Pedro Almodóvar is one of the most renowned film directors of recent years. Talk to Her is one of the most discussed and controversial of all his films. Dealing principally with the issue of rape, it also offers profound insights into the nature of love and friendship whilst raising important philosophical and moral questions in unsettling and often paradoxical ways.
This is the first book to explore and address the philosophical aspects of Almodóvar’s film. Opening with a helpful introduction by Noël Carroll that places the film in context, specially commissioned chapters examine the following topics:
- The relationship between art and morality and the problem of 'immoralism'
- Moral injury and its role in the way we form moral judgments, including the ethics of love and friendship
- The nature of dialogue, sexual objectification and what 'listening to' means in the context of gender
- Almodóvar's use of allusion and the unmasking of appearances to explore hidden themes in human nature.
Including a biography of Almodóvar, Talk to Her is essential reading for students interested in philosophy and film as well as ethics and gender. It is also provides an accessible and informative insight into philosophy for those in related disciplines such as film studies, literature and religion.
Contributors: Noël Carroll, A. W. Eaton, Cynthia Freeland, Robert B. Pippin, C.D.C. Reeve, and George M. Wilson
Table of Contents
Talk to Them: An Introduction Noël Carroll
1. Almodóvar’s Immoralism A. W. Eaton
2. Devils and Angels in Almodóvar’s Talk to Her Robert Pippin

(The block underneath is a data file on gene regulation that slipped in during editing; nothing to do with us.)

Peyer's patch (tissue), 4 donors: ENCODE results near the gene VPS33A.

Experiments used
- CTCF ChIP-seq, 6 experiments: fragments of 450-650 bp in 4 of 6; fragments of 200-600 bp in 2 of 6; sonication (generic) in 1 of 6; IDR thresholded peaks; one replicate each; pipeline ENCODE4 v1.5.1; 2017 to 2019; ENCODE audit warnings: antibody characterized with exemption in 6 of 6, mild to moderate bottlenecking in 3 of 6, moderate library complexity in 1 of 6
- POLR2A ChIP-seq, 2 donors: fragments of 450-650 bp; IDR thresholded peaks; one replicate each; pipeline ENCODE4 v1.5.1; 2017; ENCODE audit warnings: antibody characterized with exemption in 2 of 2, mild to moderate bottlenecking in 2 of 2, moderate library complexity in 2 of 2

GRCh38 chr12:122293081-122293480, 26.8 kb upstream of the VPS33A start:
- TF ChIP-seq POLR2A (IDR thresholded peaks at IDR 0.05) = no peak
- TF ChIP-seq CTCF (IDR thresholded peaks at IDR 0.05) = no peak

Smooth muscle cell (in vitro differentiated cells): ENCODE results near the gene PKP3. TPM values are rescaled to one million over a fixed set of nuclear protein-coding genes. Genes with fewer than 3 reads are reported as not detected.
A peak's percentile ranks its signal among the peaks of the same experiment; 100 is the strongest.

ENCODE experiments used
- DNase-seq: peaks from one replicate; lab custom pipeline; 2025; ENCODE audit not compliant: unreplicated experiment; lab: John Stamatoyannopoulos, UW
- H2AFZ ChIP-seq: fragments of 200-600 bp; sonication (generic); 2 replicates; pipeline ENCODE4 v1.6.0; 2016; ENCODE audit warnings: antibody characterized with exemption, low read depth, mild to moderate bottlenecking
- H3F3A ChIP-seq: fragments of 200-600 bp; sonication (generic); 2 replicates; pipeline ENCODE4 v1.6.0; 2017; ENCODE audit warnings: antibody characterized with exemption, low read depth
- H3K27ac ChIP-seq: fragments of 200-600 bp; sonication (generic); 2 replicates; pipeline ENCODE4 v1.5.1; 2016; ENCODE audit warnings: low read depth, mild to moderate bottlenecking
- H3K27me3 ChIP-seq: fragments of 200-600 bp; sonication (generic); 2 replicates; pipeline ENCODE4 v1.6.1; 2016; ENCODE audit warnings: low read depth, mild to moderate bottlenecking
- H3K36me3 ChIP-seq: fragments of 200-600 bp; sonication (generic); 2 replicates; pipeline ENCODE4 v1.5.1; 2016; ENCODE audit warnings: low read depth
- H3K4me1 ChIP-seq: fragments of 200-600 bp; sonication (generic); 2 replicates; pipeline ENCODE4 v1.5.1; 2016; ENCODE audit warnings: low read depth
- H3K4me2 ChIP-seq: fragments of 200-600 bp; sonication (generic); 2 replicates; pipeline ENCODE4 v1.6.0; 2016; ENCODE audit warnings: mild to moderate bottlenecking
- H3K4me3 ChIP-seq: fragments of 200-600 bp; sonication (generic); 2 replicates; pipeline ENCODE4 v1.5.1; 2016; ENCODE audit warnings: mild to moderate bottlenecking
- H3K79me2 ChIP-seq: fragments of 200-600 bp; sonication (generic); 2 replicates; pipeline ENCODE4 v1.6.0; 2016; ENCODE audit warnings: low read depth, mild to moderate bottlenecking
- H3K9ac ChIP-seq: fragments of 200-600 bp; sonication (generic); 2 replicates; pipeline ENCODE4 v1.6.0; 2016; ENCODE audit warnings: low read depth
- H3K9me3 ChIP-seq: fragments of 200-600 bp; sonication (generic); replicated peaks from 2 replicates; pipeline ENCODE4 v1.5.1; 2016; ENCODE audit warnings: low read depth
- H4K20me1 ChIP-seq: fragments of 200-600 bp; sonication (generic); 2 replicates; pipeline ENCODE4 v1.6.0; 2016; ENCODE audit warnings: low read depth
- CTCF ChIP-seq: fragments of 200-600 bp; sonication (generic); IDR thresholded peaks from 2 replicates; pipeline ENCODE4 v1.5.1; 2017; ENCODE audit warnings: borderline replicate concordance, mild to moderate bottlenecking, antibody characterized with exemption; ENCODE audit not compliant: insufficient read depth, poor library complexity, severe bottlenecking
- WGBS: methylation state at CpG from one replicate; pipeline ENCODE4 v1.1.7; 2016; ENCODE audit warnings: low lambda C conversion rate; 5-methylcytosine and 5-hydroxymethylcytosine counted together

3.Rapport, Rupture, and Rape: Reflections on Talk to Her George Wilson
4. Nothing Is Simple Cynthia Freeland
5. A Celémin of Shit: Comedy and Deception in Almodóvar’s Talk to Her C.D.C. Reeve
A.W. Eaton is Assistant Professor in Philosophy at the University of Illinois at Chicago. She has published articles on the relationship between ethics and aesthetics, pornography, and feminist aesthetics.
'A collection of clear, concise and highly readable essays devoted to the exploration of Almodóvar’s provocative film, providing not only an outstanding introduction to the film itself but also an examination of the many philosophical questions that it serves to raise. This book is a welcome addition to the literature on philosophy and film, and will provide a superb resource for those studying in this field.' – Christopher Falzon, The University of Newcastle, Australia
'These are insightful essays about a deeply disturbing film that challenges our ordinary presumptions concerning morality, art, love, gender, and appearance. The line-up of writers is first-rate.' – Daniel Flory, Montana State University, USA